Every January the Defence and Security Committee of the NATO Parliamentary Assembly visits Washington and this year's visit coincided with Trump's Inauguration.
The goal was accessing the Canadian Embassy. The police would not let us cross the road so there we were, representatives of 11 NATO countries stuck, with anti-Trump supporters in front and pro to our rear. It was an apt if very uncomfortable position to be in especially when those to our rear became agitated and began shouting God bless Trump and let us cross while pushing forward.
So what was I doing, stuck there in this crowd on Inauguration Day? The Defence and Security Committee of the NATO Parliamentary Assembly visits Washington each January for meeting with the defence community. This includes the military, think tanks, senators and congressional leaders. This year we were also invited to watch the inauguration of the new President from the Canadian embassy which overlooks Capitol Hill. I want to use this article to give you an insight into what we saw and how it felt to be in Washington for those few days.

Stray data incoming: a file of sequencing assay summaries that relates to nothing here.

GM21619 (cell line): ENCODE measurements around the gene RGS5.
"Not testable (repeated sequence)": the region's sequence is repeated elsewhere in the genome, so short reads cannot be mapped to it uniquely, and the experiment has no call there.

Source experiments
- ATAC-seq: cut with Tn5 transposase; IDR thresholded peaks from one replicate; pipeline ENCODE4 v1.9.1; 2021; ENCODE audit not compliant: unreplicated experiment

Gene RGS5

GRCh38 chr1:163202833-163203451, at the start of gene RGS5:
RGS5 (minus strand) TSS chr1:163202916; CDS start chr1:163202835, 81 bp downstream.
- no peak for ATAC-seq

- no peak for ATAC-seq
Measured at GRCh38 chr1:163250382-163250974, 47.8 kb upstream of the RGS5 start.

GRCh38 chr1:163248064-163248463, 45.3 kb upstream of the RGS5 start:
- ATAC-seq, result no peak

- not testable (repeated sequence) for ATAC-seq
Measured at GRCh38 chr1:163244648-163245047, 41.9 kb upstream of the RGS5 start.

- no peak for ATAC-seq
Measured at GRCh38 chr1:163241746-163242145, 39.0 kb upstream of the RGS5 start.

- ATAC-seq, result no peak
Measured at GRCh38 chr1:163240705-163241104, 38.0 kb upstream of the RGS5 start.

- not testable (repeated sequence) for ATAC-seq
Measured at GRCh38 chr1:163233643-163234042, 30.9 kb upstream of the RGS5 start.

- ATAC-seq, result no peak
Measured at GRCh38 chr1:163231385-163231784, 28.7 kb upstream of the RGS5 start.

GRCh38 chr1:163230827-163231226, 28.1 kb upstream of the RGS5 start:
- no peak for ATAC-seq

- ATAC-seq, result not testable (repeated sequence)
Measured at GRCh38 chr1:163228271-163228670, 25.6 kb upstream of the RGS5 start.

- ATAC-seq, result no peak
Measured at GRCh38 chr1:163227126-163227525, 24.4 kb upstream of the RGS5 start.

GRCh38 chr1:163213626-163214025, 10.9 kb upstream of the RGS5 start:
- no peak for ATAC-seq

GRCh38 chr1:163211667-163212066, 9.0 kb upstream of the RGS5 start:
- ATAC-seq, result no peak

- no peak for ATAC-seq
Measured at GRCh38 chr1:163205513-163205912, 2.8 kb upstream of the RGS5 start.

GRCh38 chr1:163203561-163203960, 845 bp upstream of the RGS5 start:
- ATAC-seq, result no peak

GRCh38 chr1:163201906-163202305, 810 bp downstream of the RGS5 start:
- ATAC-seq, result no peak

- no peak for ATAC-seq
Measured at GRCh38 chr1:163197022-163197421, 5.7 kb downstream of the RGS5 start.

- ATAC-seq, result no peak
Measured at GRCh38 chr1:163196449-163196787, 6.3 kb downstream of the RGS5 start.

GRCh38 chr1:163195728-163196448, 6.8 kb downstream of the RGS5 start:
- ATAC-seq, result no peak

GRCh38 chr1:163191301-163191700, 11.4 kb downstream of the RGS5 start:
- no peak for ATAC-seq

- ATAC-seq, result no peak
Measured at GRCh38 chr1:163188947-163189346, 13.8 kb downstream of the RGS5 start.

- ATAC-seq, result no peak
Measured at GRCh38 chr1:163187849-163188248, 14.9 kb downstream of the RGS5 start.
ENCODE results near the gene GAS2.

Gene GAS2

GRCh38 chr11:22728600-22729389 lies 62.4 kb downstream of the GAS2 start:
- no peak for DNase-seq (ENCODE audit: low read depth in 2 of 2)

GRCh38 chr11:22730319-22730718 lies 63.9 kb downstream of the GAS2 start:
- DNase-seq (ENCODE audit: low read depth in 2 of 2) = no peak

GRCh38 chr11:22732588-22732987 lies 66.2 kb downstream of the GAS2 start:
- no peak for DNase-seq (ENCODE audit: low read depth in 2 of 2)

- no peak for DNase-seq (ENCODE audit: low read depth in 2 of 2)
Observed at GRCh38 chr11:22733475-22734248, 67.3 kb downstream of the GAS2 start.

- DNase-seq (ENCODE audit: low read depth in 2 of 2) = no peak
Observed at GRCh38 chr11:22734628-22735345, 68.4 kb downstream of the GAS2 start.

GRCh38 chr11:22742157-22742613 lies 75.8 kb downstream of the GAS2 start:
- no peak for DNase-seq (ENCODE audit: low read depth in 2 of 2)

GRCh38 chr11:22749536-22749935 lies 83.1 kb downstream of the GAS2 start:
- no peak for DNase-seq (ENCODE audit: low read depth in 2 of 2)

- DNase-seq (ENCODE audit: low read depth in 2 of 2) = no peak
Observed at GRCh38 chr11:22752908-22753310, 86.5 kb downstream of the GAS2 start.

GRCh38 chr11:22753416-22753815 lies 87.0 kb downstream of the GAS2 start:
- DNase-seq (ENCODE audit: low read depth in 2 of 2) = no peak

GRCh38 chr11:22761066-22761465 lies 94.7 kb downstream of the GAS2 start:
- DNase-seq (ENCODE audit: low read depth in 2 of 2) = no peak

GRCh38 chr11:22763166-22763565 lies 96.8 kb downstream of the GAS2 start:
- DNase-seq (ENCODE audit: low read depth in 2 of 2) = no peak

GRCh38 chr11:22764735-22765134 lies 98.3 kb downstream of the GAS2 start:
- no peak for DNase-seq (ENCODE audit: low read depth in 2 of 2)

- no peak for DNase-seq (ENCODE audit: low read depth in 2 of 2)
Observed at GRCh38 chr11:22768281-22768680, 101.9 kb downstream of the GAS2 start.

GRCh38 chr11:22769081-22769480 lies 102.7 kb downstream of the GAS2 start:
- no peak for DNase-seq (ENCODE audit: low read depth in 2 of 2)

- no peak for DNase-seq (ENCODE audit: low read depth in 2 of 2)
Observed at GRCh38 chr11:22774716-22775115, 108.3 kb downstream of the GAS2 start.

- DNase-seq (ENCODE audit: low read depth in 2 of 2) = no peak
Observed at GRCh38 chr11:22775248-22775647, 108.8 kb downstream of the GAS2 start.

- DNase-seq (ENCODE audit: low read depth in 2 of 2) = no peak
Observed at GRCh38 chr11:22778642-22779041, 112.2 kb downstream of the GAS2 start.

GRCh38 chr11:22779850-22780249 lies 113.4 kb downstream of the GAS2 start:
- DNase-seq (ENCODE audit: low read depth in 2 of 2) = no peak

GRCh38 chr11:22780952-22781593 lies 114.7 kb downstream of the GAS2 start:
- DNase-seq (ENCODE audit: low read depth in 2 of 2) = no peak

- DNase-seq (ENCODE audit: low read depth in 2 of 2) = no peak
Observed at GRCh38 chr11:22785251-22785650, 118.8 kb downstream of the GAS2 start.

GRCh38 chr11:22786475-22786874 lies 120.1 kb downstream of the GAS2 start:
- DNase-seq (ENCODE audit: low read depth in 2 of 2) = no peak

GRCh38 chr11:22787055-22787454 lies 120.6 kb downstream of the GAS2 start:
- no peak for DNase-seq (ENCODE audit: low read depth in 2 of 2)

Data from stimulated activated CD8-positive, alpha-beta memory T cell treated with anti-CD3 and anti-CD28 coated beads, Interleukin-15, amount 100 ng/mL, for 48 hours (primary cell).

The military and police had closed off streets, blocking them with large vehicles and armed personnel along the route to the Embassy. The fear was a Nice-like attack. The streets were strangely deserted outside of the city centre which Americans with the delegation told us was very unusual on an Inauguration Day.
Near the Washington Monument we talked with demonstrators opposed to the incoming Presidents stance on climate change, Obama care, Muslims and immigration. Those who voted for Trump wore red Make America Great Again baseball hats many saying this was their first ever visit to Washington. There was no feeling of tension, no animosity between the opposing groups and everyone we met was polite and wanted to know about our visit to the US.